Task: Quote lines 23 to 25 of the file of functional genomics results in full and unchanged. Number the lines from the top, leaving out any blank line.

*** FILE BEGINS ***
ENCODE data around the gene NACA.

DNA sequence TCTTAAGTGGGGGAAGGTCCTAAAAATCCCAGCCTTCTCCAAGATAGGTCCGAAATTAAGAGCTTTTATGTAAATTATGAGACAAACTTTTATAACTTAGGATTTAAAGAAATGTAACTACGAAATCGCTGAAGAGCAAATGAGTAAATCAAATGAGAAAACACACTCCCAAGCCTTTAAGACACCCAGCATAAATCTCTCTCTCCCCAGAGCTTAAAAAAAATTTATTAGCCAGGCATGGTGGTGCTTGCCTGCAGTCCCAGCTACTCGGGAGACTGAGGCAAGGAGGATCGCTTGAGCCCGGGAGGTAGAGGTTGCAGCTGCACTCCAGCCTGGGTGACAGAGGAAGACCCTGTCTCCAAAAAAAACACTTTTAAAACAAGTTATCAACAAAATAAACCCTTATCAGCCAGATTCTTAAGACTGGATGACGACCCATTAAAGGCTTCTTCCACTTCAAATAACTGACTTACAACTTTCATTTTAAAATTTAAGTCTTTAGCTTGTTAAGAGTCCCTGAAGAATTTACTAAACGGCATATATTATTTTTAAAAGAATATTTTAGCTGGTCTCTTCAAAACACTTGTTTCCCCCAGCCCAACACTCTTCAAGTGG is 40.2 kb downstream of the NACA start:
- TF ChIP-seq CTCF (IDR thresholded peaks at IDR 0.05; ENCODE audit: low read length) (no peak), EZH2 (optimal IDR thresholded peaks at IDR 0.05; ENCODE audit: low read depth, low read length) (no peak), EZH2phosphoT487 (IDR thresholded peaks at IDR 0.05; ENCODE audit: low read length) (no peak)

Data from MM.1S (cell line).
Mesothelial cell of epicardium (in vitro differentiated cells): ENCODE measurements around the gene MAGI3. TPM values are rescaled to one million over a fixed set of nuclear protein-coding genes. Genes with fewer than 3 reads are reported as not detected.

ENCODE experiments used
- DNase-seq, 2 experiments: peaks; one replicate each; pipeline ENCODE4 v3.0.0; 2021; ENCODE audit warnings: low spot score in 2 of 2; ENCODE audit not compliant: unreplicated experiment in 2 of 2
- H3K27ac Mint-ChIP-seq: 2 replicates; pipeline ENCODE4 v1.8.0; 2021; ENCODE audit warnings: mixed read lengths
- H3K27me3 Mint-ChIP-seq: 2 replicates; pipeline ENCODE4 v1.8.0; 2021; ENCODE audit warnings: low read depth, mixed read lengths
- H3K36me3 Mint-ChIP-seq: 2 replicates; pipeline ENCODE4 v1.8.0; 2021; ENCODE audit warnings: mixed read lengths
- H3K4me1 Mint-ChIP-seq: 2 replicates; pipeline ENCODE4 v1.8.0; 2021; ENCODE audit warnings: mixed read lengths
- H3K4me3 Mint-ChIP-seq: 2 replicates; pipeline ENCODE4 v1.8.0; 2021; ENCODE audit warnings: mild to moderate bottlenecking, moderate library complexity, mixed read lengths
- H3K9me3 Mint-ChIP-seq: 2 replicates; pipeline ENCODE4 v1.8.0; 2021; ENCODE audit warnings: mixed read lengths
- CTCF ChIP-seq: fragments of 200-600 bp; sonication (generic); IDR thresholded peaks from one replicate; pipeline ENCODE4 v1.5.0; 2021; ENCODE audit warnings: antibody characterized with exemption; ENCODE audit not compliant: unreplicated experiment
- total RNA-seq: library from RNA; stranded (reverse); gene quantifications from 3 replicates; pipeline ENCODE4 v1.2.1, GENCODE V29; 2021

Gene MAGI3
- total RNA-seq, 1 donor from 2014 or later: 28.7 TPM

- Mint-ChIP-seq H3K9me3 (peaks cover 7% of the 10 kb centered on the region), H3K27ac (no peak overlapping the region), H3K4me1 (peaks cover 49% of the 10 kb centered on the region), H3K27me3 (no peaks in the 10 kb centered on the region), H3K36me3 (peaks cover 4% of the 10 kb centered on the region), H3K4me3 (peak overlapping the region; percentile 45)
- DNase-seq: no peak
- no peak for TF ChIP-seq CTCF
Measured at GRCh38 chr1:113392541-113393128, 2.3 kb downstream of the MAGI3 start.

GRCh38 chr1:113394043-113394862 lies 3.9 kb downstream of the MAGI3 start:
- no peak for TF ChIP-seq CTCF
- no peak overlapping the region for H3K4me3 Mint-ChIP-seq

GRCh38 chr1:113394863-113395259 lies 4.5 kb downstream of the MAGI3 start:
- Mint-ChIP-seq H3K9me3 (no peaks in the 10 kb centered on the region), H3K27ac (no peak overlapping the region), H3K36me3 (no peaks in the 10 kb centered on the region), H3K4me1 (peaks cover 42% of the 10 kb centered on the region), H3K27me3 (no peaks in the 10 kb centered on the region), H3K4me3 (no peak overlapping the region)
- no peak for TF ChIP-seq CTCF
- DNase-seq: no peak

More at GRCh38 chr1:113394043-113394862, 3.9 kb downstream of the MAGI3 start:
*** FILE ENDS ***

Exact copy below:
- no peak for TF ChIP-seq CTCF
- no peak overlapping the region for H3K4me3 Mint-ChIP-seq

GRCh38 chr1:113394863-113395259 lies 4.5 kb downstream of the MAGI3 start: